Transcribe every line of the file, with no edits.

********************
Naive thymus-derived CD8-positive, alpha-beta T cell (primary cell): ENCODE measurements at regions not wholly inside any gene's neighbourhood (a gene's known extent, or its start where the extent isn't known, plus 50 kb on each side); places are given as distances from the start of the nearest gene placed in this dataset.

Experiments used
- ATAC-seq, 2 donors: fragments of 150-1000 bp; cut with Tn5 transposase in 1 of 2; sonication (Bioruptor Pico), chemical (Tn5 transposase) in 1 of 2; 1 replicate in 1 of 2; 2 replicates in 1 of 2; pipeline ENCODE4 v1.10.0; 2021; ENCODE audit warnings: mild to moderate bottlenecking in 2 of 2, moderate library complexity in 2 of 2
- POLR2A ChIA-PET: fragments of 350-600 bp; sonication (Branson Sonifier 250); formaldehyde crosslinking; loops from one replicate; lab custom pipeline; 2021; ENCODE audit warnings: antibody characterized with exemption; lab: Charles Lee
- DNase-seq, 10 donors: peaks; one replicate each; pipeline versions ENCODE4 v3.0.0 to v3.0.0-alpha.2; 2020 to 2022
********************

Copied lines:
Naive thymus-derived CD8-positive, alpha-beta T cell (primary cell): ENCODE measurements at regions not wholly inside any gene's neighbourhood (a gene's known extent, or its start where the extent isn't known, plus 50 kb on each side); places are given as distances from the start of the nearest gene placed in this dataset.

Experiments used
- ATAC-seq, 2 donors: fragments of 150-1000 bp; cut with Tn5 transposase in 1 of 2; sonication (Bioruptor Pico), chemical (Tn5 transposase) in 1 of 2; 1 replicate in 1 of 2; 2 replicates in 1 of 2; pipeline ENCODE4 v1.10.0; 2021; ENCODE audit warnings: mild to moderate bottlenecking in 2 of 2, moderate library complexity in 2 of 2
- POLR2A ChIA-PET: fragments of 350-600 bp; sonication (Branson Sonifier 250); formaldehyde crosslinking; loops from one replicate; lab custom pipeline; 2021; ENCODE audit warnings: antibody characterized with exemption; lab: Charles Lee
- DNase-seq, 10 donors: peaks; one replicate each; pipeline versions ENCODE4 v3.0.0 to v3.0.0-alpha.2; 2020 to 2022